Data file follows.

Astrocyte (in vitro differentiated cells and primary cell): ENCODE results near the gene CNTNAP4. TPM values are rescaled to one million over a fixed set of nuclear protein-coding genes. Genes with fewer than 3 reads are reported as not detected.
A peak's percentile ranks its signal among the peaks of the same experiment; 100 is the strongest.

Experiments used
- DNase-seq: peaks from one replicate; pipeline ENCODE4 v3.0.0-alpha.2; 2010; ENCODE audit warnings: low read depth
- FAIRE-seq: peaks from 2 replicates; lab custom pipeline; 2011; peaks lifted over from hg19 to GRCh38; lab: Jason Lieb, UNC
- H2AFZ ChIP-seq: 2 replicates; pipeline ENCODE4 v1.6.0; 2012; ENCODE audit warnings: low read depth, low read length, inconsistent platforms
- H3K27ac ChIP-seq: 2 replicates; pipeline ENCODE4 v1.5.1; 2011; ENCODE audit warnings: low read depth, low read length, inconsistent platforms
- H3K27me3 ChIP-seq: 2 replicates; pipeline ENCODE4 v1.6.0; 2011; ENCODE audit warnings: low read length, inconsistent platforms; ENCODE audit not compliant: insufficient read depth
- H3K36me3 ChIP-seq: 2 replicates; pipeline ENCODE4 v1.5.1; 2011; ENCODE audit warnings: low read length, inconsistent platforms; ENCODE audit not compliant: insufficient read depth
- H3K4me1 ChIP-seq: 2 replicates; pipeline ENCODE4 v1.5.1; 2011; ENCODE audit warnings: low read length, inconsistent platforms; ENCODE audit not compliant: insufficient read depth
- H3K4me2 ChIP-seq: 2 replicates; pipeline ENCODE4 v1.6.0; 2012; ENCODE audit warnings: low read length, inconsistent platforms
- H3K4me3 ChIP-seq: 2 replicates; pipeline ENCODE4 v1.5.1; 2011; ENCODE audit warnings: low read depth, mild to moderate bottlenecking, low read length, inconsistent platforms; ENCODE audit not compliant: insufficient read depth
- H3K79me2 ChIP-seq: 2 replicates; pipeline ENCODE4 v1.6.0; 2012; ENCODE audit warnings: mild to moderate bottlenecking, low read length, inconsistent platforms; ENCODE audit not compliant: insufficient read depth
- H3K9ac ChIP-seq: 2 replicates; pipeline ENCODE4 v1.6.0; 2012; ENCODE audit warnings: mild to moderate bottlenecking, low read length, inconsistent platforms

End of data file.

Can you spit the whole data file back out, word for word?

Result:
Astrocyte (in vitro differentiated cells and primary cell): ENCODE results near the gene CNTNAP4. TPM values are rescaled to one million over a fixed set of nuclear protein-coding genes. Genes with fewer than 3 reads are reported as not detected.
A peak's percentile ranks its signal among the peaks of the same experiment; 100 is the strongest.

Experiments used
- DNase-seq: peaks from one replicate; pipeline ENCODE4 v3.0.0-alpha.2; 2010; ENCODE audit warnings: low read depth
- FAIRE-seq: peaks from 2 replicates; lab custom pipeline; 2011; peaks lifted over from hg19 to GRCh38; lab: Jason Lieb, UNC
- H2AFZ ChIP-seq: 2 replicates; pipeline ENCODE4 v1.6.0; 2012; ENCODE audit warnings: low read depth, low read length, inconsistent platforms
- H3K27ac ChIP-seq: 2 replicates; pipeline ENCODE4 v1.5.1; 2011; ENCODE audit warnings: low read depth, low read length, inconsistent platforms
- H3K27me3 ChIP-seq: 2 replicates; pipeline ENCODE4 v1.6.0; 2011; ENCODE audit warnings: low read length, inconsistent platforms; ENCODE audit not compliant: insufficient read depth
- H3K36me3 ChIP-seq: 2 replicates; pipeline ENCODE4 v1.5.1; 2011; ENCODE audit warnings: low read length, inconsistent platforms; ENCODE audit not compliant: insufficient read depth
- H3K4me1 ChIP-seq: 2 replicates; pipeline ENCODE4 v1.5.1; 2011; ENCODE audit warnings: low read length, inconsistent platforms; ENCODE audit not compliant: insufficient read depth
- H3K4me2 ChIP-seq: 2 replicates; pipeline ENCODE4 v1.6.0; 2012; ENCODE audit warnings: low read length, inconsistent platforms
- H3K4me3 ChIP-seq: 2 replicates; pipeline ENCODE4 v1.5.1; 2011; ENCODE audit warnings: low read depth, mild to moderate bottlenecking, low read length, inconsistent platforms; ENCODE audit not compliant: insufficient read depth
- H3K79me2 ChIP-seq: 2 replicates; pipeline ENCODE4 v1.6.0; 2012; ENCODE audit warnings: mild to moderate bottlenecking, low read length, inconsistent platforms; ENCODE audit not compliant: insufficient read depth
- H3K9ac ChIP-seq: 2 replicates; pipeline ENCODE4 v1.6.0; 2012; ENCODE audit warnings: mild to moderate bottlenecking, low read length, inconsistent platforms